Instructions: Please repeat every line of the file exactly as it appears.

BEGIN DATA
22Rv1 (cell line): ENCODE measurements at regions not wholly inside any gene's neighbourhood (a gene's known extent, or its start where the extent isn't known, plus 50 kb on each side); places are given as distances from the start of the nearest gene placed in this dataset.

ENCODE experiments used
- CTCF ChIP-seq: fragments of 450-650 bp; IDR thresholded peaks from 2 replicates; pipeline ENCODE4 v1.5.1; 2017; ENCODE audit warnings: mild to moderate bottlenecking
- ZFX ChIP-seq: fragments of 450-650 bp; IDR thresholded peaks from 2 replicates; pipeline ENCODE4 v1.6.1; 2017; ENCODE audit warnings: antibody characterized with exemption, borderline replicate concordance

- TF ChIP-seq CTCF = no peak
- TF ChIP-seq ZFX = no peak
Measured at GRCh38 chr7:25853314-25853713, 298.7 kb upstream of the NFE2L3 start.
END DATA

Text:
22Rv1 (cell line): ENCODE measurements at regions not wholly inside any gene's neighbourhood (a gene's known extent, or its start where the extent isn't known, plus 50 kb on each side); places are given as distances from the start of the nearest gene placed in this dataset.

ENCODE experiments used
- CTCF ChIP-seq: fragments of 450-650 bp; IDR thresholded peaks from 2 replicates; pipeline ENCODE4 v1.5.1; 2017; ENCODE audit warnings: mild to moderate bottlenecking
- ZFX ChIP-seq: fragments of 450-650 bp; IDR thresholded peaks from 2 replicates; pipeline ENCODE4 v1.6.1; 2017; ENCODE audit warnings: antibody characterized with exemption, borderline replicate concordance

- TF ChIP-seq CTCF = no peak
- TF ChIP-seq ZFX = no peak
Measured at GRCh38 chr7:25853314-25853713, 298.7 kb upstream of the NFE2L3 start.